People used to call Edinburgh The Athens of the North. That's because the beautiful city is graced with architectural beauty and packed with world-class cultural institutions. Here are the best museums to visit without ever traveling far from the heart of the city.
The National Museum of Scotland
This museum on Chambers Street has something for everyone, from the history of Scotland, to exhibits on nature, art, design, fashion, science, and technology. Its four-story Grand Gallery is the largest exhibition installation in the U.K. The February 2019 completion of a 15-year, 80 million-pound redevelopment has added three striking new galleries highlighting ancient Egypt, East Asia, and Scotland's wonderful collection of ceramics. Don't miss the amazing Blaschka models—tiny, scientifically accurate glass models of plants and sea animals made by master glassblowers in the late 19th century.
The Scottish National Gallery
The Scottish National Gallery has a truly world-class collection of international fine art spread across a grand neoclassical building in the center of Edinburgh. Its treasures, from sculpture and painting to photography, include fine examples of Scottish, British, and European art from the Renaissance to the early 20th century. Among its treasures is "The Three Graces" by Antonio Canova, purchased for the nation (and shared with the V&A in London) after much publicity and a public fundraising drive. "The Monarch of the Glen" by Edwin Landseer, a work considered one of the greatest British paintings of the 19th century, is displayed here alongside works by European Old Masters and leading Scottish artists.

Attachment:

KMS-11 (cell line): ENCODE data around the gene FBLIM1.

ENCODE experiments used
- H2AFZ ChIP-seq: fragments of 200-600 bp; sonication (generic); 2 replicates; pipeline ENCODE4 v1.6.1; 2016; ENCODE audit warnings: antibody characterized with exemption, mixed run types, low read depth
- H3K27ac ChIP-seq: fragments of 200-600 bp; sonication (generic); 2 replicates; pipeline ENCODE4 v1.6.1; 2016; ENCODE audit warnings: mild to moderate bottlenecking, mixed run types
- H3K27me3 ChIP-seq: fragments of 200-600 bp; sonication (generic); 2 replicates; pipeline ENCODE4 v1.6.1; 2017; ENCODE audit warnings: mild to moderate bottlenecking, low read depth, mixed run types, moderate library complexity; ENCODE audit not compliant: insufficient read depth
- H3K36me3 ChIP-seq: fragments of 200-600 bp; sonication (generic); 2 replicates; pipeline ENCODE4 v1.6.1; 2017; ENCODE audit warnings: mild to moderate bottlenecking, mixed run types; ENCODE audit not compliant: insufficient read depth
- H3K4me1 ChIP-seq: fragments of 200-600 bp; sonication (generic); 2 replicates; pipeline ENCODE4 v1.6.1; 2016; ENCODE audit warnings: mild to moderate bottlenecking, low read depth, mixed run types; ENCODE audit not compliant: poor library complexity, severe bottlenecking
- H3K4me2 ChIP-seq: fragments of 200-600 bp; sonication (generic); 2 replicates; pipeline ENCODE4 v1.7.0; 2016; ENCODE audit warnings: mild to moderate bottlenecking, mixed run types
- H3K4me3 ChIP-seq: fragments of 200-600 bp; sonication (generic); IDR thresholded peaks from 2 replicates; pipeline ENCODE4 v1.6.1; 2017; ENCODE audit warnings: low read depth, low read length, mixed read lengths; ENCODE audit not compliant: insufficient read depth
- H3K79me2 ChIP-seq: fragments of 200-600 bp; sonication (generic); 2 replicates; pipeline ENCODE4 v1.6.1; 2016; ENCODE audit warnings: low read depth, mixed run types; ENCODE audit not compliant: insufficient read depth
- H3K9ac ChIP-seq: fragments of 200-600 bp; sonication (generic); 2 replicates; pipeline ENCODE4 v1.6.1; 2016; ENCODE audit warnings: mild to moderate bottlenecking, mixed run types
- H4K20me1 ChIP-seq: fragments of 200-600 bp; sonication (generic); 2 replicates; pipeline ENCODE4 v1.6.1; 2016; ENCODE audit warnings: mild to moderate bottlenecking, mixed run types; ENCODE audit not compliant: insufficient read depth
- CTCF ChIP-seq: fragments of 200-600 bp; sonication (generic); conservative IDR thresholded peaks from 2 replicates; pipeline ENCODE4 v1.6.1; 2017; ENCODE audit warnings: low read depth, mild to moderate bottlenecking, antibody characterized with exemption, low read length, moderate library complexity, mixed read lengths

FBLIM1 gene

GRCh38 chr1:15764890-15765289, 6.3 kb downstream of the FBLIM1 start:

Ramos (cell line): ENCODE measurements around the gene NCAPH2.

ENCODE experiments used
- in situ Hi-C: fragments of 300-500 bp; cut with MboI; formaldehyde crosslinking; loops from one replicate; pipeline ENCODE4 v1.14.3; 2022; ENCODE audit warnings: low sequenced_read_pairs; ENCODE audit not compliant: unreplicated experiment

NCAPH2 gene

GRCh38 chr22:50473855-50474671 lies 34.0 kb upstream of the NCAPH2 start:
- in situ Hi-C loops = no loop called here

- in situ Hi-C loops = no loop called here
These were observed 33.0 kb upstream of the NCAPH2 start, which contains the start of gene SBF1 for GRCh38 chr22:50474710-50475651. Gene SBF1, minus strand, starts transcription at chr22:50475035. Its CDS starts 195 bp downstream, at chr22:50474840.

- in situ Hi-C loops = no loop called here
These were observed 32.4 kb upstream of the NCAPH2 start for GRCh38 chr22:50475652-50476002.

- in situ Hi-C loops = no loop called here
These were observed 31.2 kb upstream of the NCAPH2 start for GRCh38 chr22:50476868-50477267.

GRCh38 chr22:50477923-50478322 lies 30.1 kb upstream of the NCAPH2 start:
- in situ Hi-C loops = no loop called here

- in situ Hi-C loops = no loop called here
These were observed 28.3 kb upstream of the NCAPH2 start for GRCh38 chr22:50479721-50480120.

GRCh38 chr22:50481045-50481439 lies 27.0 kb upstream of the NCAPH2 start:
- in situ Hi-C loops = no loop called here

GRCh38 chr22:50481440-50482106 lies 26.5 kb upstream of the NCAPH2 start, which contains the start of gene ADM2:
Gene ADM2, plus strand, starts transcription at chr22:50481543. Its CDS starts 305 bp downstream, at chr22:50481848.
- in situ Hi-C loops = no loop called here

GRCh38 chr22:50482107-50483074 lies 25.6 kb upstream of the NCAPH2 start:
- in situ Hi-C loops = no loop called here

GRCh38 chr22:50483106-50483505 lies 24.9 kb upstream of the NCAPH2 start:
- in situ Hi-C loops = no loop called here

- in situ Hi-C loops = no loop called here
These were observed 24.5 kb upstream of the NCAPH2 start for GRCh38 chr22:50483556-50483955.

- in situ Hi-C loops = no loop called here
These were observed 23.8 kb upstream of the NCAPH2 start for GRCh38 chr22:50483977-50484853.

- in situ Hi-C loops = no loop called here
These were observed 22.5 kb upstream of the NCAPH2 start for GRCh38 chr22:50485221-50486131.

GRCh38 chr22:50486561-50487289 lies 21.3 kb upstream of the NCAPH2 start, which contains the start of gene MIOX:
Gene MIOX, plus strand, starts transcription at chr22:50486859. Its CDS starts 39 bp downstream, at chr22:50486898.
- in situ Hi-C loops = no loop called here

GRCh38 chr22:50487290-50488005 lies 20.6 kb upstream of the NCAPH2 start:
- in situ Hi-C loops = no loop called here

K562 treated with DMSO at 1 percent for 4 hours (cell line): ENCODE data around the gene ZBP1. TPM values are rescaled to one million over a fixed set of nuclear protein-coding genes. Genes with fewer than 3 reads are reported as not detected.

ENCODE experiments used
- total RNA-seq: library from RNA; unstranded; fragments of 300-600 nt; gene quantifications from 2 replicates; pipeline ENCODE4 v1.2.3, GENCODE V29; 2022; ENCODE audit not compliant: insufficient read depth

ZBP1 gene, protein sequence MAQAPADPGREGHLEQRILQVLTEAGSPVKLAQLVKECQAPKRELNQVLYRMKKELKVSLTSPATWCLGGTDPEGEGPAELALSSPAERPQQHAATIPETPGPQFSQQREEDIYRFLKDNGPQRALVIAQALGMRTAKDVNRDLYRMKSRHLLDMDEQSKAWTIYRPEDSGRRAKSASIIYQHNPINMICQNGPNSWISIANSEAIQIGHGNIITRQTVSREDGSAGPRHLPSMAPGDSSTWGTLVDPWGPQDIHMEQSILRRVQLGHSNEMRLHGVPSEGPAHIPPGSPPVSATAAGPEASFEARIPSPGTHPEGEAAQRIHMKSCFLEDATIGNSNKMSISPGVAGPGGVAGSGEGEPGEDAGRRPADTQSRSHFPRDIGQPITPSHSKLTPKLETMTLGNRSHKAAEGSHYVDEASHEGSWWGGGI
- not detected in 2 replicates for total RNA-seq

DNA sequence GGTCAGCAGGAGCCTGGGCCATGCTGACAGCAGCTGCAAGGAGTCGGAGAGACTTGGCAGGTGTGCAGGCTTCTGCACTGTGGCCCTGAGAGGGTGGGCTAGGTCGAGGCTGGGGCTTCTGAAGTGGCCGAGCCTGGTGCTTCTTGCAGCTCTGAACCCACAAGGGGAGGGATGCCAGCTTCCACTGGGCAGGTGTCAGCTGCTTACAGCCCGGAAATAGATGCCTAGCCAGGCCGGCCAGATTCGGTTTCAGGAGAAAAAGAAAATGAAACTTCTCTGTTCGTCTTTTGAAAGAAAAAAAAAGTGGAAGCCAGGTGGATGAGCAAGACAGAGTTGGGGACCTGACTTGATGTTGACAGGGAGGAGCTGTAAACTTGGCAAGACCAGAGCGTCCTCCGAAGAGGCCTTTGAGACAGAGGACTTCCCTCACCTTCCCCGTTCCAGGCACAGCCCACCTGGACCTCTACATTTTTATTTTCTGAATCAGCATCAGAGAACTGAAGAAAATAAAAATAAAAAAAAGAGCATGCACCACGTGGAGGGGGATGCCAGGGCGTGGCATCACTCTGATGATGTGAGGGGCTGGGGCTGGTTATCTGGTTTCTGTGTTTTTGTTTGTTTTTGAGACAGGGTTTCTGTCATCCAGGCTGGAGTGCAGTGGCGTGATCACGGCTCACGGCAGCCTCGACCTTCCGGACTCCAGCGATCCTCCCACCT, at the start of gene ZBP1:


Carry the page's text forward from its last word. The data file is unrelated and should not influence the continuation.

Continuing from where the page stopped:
Note: Because of construction works going on until Spring 2020, there is no elevator access to the upper floors.
The Scottish National Gallery of Modern Art
Save this museum for a sunny day because part of the pleasure of visiting it is a stroll through its sculpture park. Part of the lawn is a work of art in itself, designed by artist Charles Jenks. The museum is housed in two early 19th-century, neoclassical buildings—Modern One and Modern Two—on either side of Belford Road. Rather than displaying permanent exhibitions, these two buildings present changing exhibitions from the national collection of modern and contemporary art.
The Scottish National Portrait Gallery
The Scottish National Portrait Gallery was the world's first purpose-built portrait gallery. The red sandstone, neo gothic castle on Queen Street was designed to be a glittering palace to honor Scotland's heroes and heroines. The building, with its many gilded friezes and sculptural embellishments, is an attraction in and of itself. The foundation of this gallery was based on the 18th century collection of the eccentric 11th Earl of Buchan. It has since expanded to include a national collection of photographic portraits, 3D portraits, and digital art. Exhibitions change regularly but be on the lookout for portraits of Mary Queen of Scots, Sir Walter Scott, Robert Burns, and a rather bizarre portrait of actor Alan Cummings by Christian Hook. You'll find many famous historical figures including several portraits of Prince Charles Edward Stuart, also known as Bonnie Prince Charlie.
Note: A shuttle bus makes an hourly circuit between the Scottish National Gallery, the National Gallery of Modern Art and the National Portrait Gallery. The bus is free but a donation of one pound is suggested.
The Writers' Museum